"I've been about to make it any minute now for 40 years," Teresa Tudury says matter-of-factly as she prepares to celebrate the release of her new CD, Such Fine Things. It's actually the fifth release for the Occidental singer-songwriter, if you count all the way back to the early 1980s, but only her second since 1992.
"You cannot imagine the opportunities I've had that I've managed to eff-up," she continues. "I used to think that I was terribly self-sabotaging, but in retrospect I realize I was self-preserving, because the media-driven entertainment industry is so toxic, and they tell every artist, 'You need to be in Nashville or Hollywood,' and I dutifully showed up for that. But my soul was just in total rebellion to all of that."
That subconscious antipathy first took the form of "a big, long bout of alcoholism," Tudury admits. But even after attaining and maintaining sobriety in 1983, she stayed on in Hollywood.
"I had a big following in L.A., it was great. And then at the end of 2001, just as it seemed like I was getting very successful," she recalls with a rueful laugh, "I had this really horrible neurological explosion, a thing that's called global trauma, and it just took everything. It was several years before I could even talk right. I never dreamed I'd be playing music again."
A chain of circumstances brought her to Sonoma County, where nearly six years later she was able to once again pick up a guitar and begin piecing together some of her old songs. Now fully recovered, she marvels that "it was almost like that illness recalibrated me. I believe with all my heart that my soul would rather have me dead than live an inauthentic life. So it did whatever it had to do to get me out of Hollywood and get grounded."
That turbulent history is in no way apparent when Tudury takes the stage these days. Adroitly accompanying herself on guitar, she moves smoothly between detailed folk balladry and broadly humorous songs with a political underpinning, her often hilarious off-the-cuff commentary providing the connective tissue that unifies the performance.
"Being onstage is where I do my best work and my best thinking," she says. "When you're on stage, there's nowhere to go. You have to be immediately present and working in the moment with what is going on in the room with the people there. It's very intense to be plugged into that, and I really enjoy that about my work."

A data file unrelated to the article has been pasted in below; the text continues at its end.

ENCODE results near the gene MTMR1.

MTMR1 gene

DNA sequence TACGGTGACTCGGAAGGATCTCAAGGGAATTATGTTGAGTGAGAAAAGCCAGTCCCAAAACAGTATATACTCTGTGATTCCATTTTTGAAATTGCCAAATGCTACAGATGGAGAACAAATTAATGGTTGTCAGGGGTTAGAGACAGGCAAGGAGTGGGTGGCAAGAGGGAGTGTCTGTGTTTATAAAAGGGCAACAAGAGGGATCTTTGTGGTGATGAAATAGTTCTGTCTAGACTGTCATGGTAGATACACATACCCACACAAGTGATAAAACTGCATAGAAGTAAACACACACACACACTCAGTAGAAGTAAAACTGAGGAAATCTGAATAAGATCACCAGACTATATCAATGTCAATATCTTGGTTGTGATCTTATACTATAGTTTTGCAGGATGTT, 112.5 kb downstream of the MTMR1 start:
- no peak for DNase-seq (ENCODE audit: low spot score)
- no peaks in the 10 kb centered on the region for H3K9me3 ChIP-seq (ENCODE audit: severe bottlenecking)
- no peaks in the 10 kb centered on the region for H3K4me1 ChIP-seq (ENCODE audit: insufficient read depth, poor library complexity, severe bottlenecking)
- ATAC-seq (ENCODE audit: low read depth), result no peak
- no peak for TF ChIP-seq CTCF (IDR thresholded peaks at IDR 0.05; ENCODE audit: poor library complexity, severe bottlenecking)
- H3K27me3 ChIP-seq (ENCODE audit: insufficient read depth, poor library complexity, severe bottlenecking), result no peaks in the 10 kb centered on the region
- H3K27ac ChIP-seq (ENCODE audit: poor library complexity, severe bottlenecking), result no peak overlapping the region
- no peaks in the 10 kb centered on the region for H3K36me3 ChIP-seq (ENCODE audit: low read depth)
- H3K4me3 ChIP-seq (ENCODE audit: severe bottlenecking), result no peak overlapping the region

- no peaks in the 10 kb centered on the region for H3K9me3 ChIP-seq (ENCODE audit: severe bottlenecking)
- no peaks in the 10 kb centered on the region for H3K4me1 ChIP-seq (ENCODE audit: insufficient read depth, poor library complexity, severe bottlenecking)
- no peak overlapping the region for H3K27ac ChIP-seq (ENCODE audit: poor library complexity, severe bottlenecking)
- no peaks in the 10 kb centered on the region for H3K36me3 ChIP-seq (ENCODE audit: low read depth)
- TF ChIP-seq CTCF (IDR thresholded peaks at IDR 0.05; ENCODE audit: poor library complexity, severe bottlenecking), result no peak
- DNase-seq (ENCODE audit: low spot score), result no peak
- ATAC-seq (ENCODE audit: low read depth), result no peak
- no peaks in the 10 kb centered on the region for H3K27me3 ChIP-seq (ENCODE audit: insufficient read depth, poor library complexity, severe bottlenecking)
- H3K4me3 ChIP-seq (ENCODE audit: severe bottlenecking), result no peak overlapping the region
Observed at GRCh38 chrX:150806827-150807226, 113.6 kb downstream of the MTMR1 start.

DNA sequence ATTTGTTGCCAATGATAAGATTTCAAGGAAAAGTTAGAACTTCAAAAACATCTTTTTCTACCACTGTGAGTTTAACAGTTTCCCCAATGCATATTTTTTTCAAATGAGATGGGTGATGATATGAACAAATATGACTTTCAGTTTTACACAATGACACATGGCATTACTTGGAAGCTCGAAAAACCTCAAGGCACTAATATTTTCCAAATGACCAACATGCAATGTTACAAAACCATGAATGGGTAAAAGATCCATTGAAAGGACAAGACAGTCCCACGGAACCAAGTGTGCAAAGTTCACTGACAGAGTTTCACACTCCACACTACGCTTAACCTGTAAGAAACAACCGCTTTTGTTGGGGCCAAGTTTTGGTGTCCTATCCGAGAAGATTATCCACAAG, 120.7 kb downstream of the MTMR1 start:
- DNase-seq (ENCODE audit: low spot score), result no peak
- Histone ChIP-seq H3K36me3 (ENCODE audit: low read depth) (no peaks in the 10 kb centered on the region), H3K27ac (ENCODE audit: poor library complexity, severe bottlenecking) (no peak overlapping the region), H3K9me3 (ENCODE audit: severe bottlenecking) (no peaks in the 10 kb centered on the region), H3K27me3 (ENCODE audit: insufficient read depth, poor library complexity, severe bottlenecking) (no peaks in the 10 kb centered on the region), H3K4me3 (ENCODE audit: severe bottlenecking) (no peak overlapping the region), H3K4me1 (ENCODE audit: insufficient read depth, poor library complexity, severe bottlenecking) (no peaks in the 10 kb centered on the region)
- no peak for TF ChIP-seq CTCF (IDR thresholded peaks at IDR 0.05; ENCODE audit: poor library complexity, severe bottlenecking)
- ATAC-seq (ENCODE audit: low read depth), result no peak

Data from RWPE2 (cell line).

For Tudury, performing is the inverse of composing. "When I'm sitting and I'm trying to catch a song and its coming though me, it's kinda the same place I go when I'm sitting onstage," she says. "It's the same sort of spontaneous, mysterious, unconscious world.
"I never really know what I'm going to write about," she continues. "If a song starts to come, I put down whatever else I'm doing and go sit with it. That's the one big discipline that I've learned, to not turn my back on a song when it's trying to come through. I just try and get out of the way and let it start to unfold."
Even more than her original material, Tudury's voice commands attention, a bold, free-ranging contralto that soars from a whisper to a full-throated roar as it leaps between octaves, embracing nuance easily as it moves from a demure straight tone to a force-of-nature vibrato. It was a seventh-grade guitar teacher who awakened her recognition of this remarkable instrument, and sent her off to her first coffeehouse gigs, she recalls. "But I'd been singing to myself as a baby in the crib. I just came in making music, no question about it."
With a background that includes an opera-loving Creole father from New Orleans, and her own fondness for distinctive singers like Dinah Washington, Aretha Franklin, John Lee Hooker and Sarah Vaughn, Tudury embraces her current musical life gratefully. "Everything I could imagine has been given up to me in a life of music," she affirms softly. "These songs and this lifestyle is my spiritual path. I take this work very seriously."
Teresa Tudury celebrates the release of 'Such Fine Things' on Saturday, Nov. 7, at the Last Record Store (1899-A Mendocino Ave., Santa Rosa; 8pm; free; 707.525.1963) and on Saturday, Nov. 14, at the San Geronimo Center for the Arts (6350 Sir Francis Drake Blvd., San Geronimo; 8pm; $15&–$17; 415.488.8888).